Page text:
The United States has thus moved to ban Russian NGOs from operating in the country.
The coup took place as protestors violently clashed with police, breaking through barricades and killing a number of officers. Snipers fired on the police and the crowd from a nearby building in Parliament Square in which the Russian embassy had set up offices just a few floors above, according to Samantha Power, the U.S. ambassador to the U.N.
Son Gets Job After Coup
Russian lawmakers compared President Barack Obama to Adolph Hitler for allegedly sending U.S. troops into the breakaway provinces and for annexing Prince Edward Island in an act of “American aggression.” The Maritimes have had long ties to the U.S. dating back to the American Revolution.
Russia says it has intelligence proving that U.S. tanks have crossed the Maine border into New Brunswick, but have failed to make the evidence public. They have revealed no satellite imagery. Russian news media only reports American-backed rebels fighting in the Maritimes, not American troops.
Washington denies it has invaded but says some American volunteers have entered the Canadian province to join the fight.
Russia’s puppet prime minister now in charge in Ottawa has only offered as proof six American passports of U.S. soldiers found in New Brunswick.
The Maritime Canadian rebels have secured anti-aircraft weapons enabling them to shoot down a number of Royal Canadian Air Force transport planes.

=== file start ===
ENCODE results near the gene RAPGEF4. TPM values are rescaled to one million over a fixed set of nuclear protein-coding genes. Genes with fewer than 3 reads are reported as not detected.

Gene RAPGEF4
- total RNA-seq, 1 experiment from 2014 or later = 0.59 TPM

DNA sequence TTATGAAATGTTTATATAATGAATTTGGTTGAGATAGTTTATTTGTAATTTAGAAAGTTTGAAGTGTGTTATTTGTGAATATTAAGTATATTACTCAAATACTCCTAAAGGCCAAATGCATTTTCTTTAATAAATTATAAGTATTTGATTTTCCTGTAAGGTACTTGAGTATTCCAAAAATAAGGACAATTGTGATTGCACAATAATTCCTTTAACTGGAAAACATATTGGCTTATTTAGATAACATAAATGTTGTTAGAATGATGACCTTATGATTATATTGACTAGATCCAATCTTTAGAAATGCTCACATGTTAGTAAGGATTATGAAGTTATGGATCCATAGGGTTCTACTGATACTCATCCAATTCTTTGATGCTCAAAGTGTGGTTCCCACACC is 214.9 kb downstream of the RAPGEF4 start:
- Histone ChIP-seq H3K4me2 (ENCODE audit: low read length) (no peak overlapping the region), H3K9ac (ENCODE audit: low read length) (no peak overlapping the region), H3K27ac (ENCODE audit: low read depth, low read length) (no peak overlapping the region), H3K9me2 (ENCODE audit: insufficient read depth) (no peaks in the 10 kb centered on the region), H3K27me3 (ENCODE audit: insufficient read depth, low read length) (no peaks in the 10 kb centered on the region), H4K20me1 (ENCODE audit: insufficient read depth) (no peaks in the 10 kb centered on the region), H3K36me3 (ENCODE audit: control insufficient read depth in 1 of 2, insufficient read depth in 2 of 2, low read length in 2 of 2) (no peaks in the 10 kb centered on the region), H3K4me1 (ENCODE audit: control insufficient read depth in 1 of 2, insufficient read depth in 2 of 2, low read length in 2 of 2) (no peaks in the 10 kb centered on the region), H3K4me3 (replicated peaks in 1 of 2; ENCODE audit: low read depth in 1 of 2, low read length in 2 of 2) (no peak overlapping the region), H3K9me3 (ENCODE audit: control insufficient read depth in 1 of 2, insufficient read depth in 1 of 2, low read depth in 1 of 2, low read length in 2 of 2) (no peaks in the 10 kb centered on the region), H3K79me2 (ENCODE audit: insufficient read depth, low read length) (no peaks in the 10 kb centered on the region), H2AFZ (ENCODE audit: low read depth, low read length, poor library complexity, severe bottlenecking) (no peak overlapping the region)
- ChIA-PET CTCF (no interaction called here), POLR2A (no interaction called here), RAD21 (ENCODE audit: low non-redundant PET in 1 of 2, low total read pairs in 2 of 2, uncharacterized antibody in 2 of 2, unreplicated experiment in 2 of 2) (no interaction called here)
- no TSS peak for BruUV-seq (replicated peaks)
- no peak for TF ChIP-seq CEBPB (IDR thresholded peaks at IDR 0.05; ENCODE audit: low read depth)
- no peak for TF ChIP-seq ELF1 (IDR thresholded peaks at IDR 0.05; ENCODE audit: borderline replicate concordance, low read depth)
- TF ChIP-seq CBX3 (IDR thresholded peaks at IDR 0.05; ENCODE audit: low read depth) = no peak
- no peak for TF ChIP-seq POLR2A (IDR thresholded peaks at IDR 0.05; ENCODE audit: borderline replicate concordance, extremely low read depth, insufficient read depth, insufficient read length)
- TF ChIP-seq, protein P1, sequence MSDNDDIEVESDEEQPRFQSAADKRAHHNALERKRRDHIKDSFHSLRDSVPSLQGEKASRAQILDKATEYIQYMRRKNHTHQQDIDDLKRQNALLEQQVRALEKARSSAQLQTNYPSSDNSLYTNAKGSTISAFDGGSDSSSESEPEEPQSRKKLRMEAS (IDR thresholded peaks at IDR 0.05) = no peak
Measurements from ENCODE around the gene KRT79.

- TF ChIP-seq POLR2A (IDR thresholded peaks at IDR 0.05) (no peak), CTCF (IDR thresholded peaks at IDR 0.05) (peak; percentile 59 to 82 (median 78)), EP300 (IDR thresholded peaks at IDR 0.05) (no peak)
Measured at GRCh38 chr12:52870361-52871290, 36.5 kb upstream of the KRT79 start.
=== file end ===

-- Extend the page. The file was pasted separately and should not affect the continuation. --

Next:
A Malaysian airlines passenger jet was also shot down over Nova Scotia killing all on board. Russia has accused President Obama of being behind the incident, charging that the U.S. provided the anti-aircraft weapon.
Moscow has refused to release any intelligence to support its claim, other than statements by Russian Foreign Minister Sergei Lavrov.
Canada’s economy is near collapse and is dependent on infusions of Russian aid. This comes despite a former Russian foreign ministry official being installed as Canada’s finance minister, only receiving Canadian citizenship on her first day on the job.
Despite installing a Russian to run Canada’s economy, President Putin told the U.N. General Assembly that Russia had “few economic interests” in the country. But Russian agribusiness companies have already taken stakes in Albertan wheat fields. And Ilya Medvedev, son of Russian Prime Minister Dmitri Medvedev, as well as a Lavrov family friend joined the board of Canada’s largest oil company just weeks after the coup.
Russia’s ultimate aim, beginning with the imposition of sanctions on the U.S., appears to be a color revolution in Washington to overthrow Obama and install a Russian-friendly American president.
This is clear from numerous statements by Russian officials and academics. A former Russian national security advisor whom Putin consults on foreign policy said the United States should be broken into three countries.
He has also written that Canada is the stepping stone to the United States and that if the U.S. loses Canada it will fail to control North America.
Joe Lauria is editor-in-chief of Consortium News and a former correspondent for The Wall Street Journal, Boston Globe, Sunday Times of London and numerous other newspapers. He can be reached at firstname.lastname@example.org and followed on Twitter @unjoe .